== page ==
A quick review of last night’s “How I Met Your Mother” coming up just as soon as I go to the office Tu B’Shevat pajammie jam…
I like Will Forte. I think he was one of the few bright spots on what’s been a mostly dismal stretch of “SNL” the last few years. Even when his sketches weren’t funny, they tended to be memorably weird. But his first “HIMYM” appearance back in season three led to one of my least favorite episodes of that year. Randy felt too broad and artificial to fit into this world (even in a subplot where he was paired with Barney), and I was hoping not to see that character again. Then when I heard he was coming back, I hoped the writers had figured out how to use him better. Unfortunately, it was the same ol’ dumb, ridiculous Randy, and “Canning Randy” overall was one of the weakest episodes we’ve had in season six.
There were, as always, some small bright spots, like Barney dressed as Johnny Lawrence from “The Karate Kid” (a callback(*) to his theory that Johnny is the real hero of that movie), or the guys’ post-Halloween Walk of Shame-watching ritual, or Ted and Robin dueting on the car alarm, but all the stories seemed to operate on the same cartoon logic that allows Randy to exist in that world.
(*) Not all callbacks are funny. Stop trying to make “Where’s the poop?” happen, “HIMYM” writers. It somehow gets more annoying every time you try.
I was particularly bothered by the payoff to the Robin subplot, which sold her out as an excuse for a pretty cheap laugh. Robin starts the episode jealous of how much more popular Becky is, and how Becky is so at ease with having no integrity, and Robin’s response is to get herself cast in a commercial that’s destined to humiliate her? Maybe if there was some set-up about Robin having money troubles, or if Becky had starred in a similar commercial and somehow came out of it seeming sexy (as opposed to a boat show ad, where the whole point of her is to be sexy), it might possibly have worked. But as is? Lame. When people ask me what I mean when I call a joke on a sitcom “too sitcom-y,” this is what I mean: going for a mediocre laugh at the expense of plot logic, consistent characterization, etc.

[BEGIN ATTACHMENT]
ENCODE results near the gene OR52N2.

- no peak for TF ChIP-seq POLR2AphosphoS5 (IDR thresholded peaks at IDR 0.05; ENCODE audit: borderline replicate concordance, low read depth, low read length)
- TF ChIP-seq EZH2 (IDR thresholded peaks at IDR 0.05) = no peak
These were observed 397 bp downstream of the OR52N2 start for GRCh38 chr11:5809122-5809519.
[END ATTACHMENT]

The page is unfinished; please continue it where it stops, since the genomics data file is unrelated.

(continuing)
Also, Myles McNutt on Twitter compared the GNB story to Veridian Dynamics on “Better Off Ted,” which only made me realize how much better the Veridian Dynamics ads were than the GNB commercial Barney was making. Sigh… I miss “Better Off Ted.”
What did everybody else think?